Perhaps you’ve had the experience of standing on some street corner, minding your own business, when a stranger comes along and tries to chat you up. Maybe you found yourself thinking, “I hope this person’s not a murderer” — a fear which typically seems dramatic. But when Rachel Gladstone had a similar type of run-in with her neighborhood exterminator, she was shocked to find just how plausible that concern actually was.
When Ritagay Sisk-Jamison first joined the Philadelphia chapter of the Black Panther Party in 1969, she was under scrutiny not only from some of its members but also the federal government. Ritagay and her daughter Tandekile Francis sit down to speak with poet Courtney Sinclaire Brown, about their family’s multi-generational commitment to public service.
For Nashville muralist Andee Rudloff, the process of making a public artwork is about a lot more than adding a little color to urban landscapes. Andee sits down with poet J Joseph Kane, to talk about how an early exposure to her grandmother’s love of narrative and improvisational art spurred her towards a career crafting murals.
For Indigo, a young gender-fluid person, the decision to live as their authentic self hasn’t been easy. Indigo speaks with poet Susannah Felts about the journey start their life over in Nashville while dealing with the hurdles of displacement, family disapproval and challenges with mental health.
When we talk about the casualties of war, often the emphasis gets placed on the visible losses, but for the people like Rani Banjarian, a Lebanese international student turned East Nashville Maths teacher, who actually endure those conflicts, the intangible changes are often just as costly.
Listen / Betty and Raul Malo, lead singer of the acclaimed country music band The Mavericks, did not have the spring wedding they had hoped for. Mother Nature had other plans: Hurricane Andrew, Miami, 1992. “I was swimming through my wedding invitations,” says Betty Malo, who was speaking to poet Allison Boyd Justus as part of […]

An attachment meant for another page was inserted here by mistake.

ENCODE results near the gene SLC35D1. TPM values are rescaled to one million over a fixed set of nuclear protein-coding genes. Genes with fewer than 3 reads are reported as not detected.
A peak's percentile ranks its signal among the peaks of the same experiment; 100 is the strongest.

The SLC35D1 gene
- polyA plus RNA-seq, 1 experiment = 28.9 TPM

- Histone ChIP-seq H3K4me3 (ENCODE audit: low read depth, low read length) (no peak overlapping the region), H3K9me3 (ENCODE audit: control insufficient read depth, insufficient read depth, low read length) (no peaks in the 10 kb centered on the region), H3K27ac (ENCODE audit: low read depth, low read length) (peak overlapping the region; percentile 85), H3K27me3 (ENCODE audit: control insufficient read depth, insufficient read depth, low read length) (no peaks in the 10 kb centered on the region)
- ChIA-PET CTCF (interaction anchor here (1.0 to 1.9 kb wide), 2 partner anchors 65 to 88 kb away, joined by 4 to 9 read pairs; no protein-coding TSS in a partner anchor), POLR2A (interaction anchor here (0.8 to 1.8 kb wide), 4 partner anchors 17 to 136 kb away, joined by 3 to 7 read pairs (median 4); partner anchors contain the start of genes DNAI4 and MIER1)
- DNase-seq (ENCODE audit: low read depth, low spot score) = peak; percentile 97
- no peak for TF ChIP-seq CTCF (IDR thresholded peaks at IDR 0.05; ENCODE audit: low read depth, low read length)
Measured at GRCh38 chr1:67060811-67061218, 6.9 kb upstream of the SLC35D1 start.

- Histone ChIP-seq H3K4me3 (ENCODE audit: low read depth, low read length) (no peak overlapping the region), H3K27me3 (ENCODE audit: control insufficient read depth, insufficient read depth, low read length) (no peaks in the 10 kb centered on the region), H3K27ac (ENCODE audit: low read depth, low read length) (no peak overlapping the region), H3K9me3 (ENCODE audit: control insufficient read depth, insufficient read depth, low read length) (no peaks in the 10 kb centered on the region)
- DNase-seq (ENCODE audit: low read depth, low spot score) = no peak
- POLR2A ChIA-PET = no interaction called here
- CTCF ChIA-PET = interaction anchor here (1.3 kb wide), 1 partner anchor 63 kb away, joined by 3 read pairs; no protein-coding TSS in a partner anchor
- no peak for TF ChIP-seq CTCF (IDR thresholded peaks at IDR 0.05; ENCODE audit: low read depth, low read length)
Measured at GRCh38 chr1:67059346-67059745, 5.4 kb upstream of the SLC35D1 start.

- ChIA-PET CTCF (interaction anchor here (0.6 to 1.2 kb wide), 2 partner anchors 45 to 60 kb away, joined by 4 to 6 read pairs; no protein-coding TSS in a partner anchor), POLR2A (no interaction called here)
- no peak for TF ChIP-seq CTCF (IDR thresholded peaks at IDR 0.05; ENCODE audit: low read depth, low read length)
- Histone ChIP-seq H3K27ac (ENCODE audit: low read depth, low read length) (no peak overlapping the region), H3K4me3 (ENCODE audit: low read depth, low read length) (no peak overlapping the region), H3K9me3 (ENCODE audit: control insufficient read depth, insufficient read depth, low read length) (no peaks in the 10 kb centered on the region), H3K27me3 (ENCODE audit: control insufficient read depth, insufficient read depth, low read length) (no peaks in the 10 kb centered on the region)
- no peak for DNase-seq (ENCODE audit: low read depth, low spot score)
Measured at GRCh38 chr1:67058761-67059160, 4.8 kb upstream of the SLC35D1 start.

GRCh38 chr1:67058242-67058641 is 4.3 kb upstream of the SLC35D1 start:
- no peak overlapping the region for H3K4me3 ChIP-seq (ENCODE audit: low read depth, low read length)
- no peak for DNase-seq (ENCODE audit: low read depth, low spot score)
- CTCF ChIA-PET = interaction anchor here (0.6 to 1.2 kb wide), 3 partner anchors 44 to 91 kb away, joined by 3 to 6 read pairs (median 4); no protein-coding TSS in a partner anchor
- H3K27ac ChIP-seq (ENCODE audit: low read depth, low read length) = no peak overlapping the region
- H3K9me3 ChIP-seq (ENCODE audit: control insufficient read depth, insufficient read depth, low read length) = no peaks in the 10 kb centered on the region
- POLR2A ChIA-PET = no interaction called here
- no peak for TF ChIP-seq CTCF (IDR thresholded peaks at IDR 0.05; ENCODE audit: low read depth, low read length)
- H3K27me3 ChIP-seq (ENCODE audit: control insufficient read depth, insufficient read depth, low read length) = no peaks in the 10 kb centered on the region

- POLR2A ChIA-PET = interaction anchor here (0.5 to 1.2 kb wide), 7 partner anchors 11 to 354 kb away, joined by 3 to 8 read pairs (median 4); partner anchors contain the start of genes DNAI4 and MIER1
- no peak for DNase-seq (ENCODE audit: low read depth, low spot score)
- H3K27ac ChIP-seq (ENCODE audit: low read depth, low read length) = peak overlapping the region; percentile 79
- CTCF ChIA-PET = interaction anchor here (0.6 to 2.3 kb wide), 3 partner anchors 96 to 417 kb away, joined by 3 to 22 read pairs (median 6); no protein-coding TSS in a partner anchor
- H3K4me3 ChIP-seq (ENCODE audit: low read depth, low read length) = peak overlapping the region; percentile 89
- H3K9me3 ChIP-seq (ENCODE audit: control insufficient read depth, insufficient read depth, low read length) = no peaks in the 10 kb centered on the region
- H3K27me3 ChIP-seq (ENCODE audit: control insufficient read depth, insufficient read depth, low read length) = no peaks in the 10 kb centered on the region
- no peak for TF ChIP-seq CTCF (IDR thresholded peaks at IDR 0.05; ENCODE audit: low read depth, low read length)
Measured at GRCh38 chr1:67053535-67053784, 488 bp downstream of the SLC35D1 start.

After surviving the Mumbai terror attacks. Linda Ragsdale made good on her promise to honor her friend Naomi’s last wish — teach her how to draw a dragon — by starting a non-profit to travel the world and teach children around the globe about peace. But five years into fulfilling that promise, Linda was faced with yet another threat to her life.
Linda Ragsdale felt lucky to get the last seat on a trip to Mumbai. She found herself instead struggling for survival — in the middle of India’s most severe terrorist attack in decades. In part one of this two-part season finale, we hear how Linda’s world disintegrated into chaos – and began to find order once again.
Have you ever had the nightmare where you’re standing at the front of an audience, about to say something important, but when you open your mouth there’s nothing? Well imagine waking up in that nightmare and realizing that you couldn’t get out. That’s exactly what happened to KC Steedle, the night that a mysterious blackout nearly killed his dream of ever having a career in music.
A craving for novelty and excitement is a hallmark of early adulthood. But for Jakob Lewis, host of WPLN’s podcast Neighbors, a summertime quest for new experiences nearly cost him his life.